Camp Minoh, a vacation home in Northern Michigan, designed by Ar. William Kaven, attempts to reflect the massiveness of the Michigan lake… |
Historically, Michigan was a place of refuge; a place, where people came to trap fur or escape the law; Ernst Hemingway called it a ‘great place to laze around, and the best place in the world to do nothing’. Today, it is a popular summer and winter destination, well-shielded from commercial exposure due to its extreme weather conditions.
Situated in sparsely populated Northern Michigan, Camp Minoh too serves as a refuge for extended family gatherings. Perceived as a modern, simplistic, and transparent box, its expression is derived from the lake, whose massiveness made it essential for the architect to design a house of equal strength.
The ground floor serves as the main gathering space, with the living, dining, and kitchen, connected openly and placed linearly. The ‘pinwheel’ connected floor space has a second level, which is the private den – housing a space for movies, a bunk room and two bedroom suites. The master bedroom on the lower level juts out towards the lake and allows for an unobstructed view of the lake from bedroom and master bathroom. The large interior is complemented by an adjacent outdoor space at its core.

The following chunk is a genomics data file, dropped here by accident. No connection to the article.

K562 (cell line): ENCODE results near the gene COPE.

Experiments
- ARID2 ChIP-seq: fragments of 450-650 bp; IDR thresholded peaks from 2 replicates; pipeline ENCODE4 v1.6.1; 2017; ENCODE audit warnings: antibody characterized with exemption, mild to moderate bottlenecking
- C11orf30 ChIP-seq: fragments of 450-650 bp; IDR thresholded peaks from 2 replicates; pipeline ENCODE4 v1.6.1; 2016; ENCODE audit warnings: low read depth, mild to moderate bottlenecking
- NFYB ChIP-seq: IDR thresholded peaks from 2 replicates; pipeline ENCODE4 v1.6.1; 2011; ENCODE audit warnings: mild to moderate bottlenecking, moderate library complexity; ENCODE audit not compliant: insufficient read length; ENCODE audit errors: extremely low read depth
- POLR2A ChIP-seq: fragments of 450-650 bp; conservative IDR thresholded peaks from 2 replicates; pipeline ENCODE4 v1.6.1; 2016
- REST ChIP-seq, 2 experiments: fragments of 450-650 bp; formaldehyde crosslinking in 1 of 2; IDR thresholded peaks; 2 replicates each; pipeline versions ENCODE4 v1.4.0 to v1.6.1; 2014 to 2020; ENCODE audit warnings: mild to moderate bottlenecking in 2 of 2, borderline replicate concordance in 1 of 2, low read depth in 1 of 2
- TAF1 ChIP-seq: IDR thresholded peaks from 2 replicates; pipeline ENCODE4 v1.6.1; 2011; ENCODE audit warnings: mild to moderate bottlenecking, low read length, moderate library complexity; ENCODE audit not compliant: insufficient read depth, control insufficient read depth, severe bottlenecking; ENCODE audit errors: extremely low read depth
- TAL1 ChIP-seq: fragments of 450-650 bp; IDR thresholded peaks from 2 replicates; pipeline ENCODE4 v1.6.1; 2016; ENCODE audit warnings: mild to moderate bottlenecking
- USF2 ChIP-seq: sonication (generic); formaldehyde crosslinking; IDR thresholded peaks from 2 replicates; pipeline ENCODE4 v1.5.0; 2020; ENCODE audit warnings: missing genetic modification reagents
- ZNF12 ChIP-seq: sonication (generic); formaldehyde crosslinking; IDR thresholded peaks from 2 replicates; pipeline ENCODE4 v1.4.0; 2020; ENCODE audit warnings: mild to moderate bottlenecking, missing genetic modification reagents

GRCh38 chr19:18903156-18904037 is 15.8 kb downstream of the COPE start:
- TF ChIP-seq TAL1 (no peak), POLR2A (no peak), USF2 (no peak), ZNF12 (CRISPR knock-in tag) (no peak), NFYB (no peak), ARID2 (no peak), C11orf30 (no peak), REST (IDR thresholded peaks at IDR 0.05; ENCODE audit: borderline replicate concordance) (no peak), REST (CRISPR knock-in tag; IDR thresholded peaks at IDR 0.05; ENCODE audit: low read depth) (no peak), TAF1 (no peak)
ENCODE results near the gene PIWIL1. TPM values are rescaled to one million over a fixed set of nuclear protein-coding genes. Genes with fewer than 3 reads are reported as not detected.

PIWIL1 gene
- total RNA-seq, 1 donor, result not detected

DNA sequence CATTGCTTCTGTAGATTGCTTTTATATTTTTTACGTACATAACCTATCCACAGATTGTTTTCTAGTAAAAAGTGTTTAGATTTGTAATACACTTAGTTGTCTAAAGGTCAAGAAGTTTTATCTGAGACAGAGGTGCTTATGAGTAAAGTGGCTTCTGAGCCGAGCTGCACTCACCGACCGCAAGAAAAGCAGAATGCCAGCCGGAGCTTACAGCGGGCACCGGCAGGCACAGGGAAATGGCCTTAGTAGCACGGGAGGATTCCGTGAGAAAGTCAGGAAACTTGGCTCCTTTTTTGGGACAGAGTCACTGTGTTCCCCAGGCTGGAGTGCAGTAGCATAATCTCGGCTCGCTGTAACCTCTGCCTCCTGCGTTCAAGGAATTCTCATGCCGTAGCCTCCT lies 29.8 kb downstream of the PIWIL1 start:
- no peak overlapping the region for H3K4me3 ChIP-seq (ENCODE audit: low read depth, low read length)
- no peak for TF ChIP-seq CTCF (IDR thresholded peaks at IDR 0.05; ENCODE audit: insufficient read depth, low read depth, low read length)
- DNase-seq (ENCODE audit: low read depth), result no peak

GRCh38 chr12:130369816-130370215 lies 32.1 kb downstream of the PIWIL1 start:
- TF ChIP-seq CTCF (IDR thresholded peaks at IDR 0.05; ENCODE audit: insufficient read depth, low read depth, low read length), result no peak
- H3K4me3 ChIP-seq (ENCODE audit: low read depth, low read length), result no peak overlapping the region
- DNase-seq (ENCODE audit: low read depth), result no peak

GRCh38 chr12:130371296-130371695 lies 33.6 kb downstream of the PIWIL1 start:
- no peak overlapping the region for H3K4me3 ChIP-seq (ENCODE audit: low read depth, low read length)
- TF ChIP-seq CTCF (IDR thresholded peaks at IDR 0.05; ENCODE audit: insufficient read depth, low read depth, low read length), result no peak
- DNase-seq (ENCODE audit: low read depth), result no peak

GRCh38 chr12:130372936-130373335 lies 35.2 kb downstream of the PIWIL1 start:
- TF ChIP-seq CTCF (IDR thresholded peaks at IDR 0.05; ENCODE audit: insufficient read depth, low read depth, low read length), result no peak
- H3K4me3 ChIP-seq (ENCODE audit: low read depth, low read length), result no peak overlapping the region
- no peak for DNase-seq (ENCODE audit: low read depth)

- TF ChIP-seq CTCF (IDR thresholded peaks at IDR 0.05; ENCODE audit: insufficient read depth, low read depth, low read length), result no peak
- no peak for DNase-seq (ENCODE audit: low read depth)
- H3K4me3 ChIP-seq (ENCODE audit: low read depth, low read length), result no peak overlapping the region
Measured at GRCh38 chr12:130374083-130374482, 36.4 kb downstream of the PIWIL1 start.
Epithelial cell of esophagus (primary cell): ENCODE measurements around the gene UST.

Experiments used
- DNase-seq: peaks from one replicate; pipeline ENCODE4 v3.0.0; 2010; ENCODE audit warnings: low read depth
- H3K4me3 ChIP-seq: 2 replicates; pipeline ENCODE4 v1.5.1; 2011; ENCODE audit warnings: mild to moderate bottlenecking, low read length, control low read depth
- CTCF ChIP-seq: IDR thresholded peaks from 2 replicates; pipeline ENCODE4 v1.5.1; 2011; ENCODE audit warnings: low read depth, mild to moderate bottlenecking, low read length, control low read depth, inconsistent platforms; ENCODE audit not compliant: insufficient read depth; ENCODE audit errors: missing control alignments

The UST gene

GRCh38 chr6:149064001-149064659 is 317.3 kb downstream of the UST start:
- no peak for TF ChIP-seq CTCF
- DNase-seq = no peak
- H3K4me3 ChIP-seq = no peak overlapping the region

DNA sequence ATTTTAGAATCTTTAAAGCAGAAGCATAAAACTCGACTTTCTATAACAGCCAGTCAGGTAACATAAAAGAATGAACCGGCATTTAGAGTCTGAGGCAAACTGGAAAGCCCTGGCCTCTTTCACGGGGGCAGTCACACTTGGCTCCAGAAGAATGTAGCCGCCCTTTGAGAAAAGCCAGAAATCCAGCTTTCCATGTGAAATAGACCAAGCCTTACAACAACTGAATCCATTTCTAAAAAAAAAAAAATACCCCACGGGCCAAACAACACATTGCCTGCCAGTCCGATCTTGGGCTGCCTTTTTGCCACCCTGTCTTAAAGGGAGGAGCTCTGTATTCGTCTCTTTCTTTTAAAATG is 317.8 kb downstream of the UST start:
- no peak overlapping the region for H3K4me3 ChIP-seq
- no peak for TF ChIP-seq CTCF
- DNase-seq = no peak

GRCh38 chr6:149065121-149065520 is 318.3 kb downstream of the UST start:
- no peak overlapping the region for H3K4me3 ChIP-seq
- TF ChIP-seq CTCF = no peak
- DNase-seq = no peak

The material palette for the project is based on the client’s desire to have a rugged and low-maintenance home. On the exterior, the building comprises concrete, which is formed by inexpensive forms that result in a textured finish, charred wood, made using the Japanese technique, Shou Sugi Ban, which extends the life of wood, glass and steel; while the interior palette is formed by concrete, wood and white walls.
With the lake in view from every space within, Camp Minoh preserves, even celebrates the lazy, escapist feel of Michigan.
check out the visuals on indiaartndesign.com
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